They don’t expect me to just ask outright: “How do you relate to this, or what are your innermost workings?” But that, to me, is always the best part of a social engagement.
You talk about yourself as being shy, and then you come to this place where you love sharing yourself really authentically. There’s a journey there. How did that come about?
I started to realize that nobody cares about me, in a really good way. Not poor me nobody cares about me, but strangers don’t care about me. I care about me more than any of those people do, so as long as I can get over my embarrassment and fear there is nothing to worry about. It was very freeing to realize that, at best, I’m going to be somebody’s fun dinnertime story at the end of the day.
Let’s talk about your teaching a little bit. You have this wonderful fine art career: why also teach?
I wanted to be a teacher from the earliest I could remember. I have always loved the idea of exploring something with somebody. And I love anybody who is willing to learn because I find that I myself am not always so willing. I love meeting people who are, and who seek to know themselves more through their art.
You say that you can learn creativity, is that right?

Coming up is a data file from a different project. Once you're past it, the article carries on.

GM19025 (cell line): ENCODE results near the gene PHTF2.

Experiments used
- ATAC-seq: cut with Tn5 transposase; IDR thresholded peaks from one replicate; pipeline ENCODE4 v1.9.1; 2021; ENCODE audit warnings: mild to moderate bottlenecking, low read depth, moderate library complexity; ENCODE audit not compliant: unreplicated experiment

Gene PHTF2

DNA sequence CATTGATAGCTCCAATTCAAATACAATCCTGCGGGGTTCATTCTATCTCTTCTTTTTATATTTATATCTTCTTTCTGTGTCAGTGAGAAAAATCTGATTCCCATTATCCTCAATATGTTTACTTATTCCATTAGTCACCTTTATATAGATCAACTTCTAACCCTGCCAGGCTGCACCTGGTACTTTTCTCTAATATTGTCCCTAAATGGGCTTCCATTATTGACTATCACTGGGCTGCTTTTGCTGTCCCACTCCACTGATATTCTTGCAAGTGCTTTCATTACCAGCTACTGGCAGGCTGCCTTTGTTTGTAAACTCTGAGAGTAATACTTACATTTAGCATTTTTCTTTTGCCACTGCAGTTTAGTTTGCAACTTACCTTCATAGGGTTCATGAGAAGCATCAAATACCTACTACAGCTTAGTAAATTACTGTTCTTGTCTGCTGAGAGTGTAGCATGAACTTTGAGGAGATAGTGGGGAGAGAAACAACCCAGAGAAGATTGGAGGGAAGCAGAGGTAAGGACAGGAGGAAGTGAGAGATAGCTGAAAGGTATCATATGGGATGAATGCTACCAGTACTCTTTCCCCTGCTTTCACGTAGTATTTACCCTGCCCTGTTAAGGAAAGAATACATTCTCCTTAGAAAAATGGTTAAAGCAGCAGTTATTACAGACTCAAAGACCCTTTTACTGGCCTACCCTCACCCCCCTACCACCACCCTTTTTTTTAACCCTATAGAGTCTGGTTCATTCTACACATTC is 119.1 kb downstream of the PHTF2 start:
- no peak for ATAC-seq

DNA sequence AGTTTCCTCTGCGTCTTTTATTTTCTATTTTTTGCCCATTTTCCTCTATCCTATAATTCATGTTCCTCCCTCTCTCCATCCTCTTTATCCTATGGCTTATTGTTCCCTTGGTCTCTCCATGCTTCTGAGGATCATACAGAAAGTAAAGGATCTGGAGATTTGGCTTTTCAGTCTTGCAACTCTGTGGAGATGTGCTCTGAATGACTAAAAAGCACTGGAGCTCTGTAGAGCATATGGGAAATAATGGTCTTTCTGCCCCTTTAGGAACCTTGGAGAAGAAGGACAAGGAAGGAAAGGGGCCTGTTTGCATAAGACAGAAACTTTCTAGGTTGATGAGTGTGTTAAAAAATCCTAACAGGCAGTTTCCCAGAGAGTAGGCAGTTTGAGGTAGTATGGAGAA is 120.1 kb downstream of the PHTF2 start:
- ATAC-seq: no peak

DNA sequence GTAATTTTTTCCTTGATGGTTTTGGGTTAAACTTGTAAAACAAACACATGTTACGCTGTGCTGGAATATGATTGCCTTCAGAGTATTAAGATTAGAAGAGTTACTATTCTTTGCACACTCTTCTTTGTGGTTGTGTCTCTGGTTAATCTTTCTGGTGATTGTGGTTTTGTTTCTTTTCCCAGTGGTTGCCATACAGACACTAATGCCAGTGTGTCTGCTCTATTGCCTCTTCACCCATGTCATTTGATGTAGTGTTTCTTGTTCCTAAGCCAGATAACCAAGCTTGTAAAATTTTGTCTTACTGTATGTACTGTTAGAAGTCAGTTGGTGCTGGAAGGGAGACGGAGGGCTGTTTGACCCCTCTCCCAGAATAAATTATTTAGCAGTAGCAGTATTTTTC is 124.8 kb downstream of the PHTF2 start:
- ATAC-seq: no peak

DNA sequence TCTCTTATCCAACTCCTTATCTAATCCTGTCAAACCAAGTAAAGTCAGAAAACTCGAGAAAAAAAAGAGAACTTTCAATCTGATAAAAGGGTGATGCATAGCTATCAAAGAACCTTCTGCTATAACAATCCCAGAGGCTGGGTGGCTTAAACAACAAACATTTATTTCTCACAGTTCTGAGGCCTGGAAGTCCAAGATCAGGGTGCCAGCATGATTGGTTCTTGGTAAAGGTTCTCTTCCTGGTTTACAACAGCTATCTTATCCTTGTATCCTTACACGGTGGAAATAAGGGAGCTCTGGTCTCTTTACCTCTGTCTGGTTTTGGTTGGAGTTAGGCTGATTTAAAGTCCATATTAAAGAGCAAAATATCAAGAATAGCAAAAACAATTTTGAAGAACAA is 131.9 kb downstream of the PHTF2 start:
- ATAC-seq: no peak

Yes, I definitely think so.
Creativity happens when you are able to access yourself with no outside inspiration and come up with something to create. If you simply spend the time doing things that force you to look inward, then you will find that something creative comes out of it.
You’ve got four classes at Firefly Institute camp: From Blank Space to Beautiful Image, Video Storytelling, Creating a Levitation Image, and Creative Compositing.
Pick one of those and talk about what you would like students to feel and to learn and to do.
The Blank Space to Beautiful Image class–that is one of my favorite topics because when you say, “We’re going to start from nothing and we are going to make something from that,” it’s a very interesting process to watch. Some people really thrive from that place of having a blank canvas. And other people really freak out because they would like some sort of inspiration already. What’s so beautiful with this class is that we are going to start from the ground up. We are going to learn techniques where you can build a set with no budget, you can composite even if you don’t know Photoshop that well. We are going to go on a journey, where we all start from nothing and get to the creation of a well-rounded fine art image.
Why are you excited about being part of Firefly Institute’s Photography Camp for Women?
There is a certain vulnerability in a space that is all women. You will be understood more intimately than would happen in an impersonal situation.
I also love the camp style: this little contained space where you are with people who inherently understand you because you are there for the same reason and have the same passion. It is a bond and sisterhood that is just phenomenal and I am so excited for it.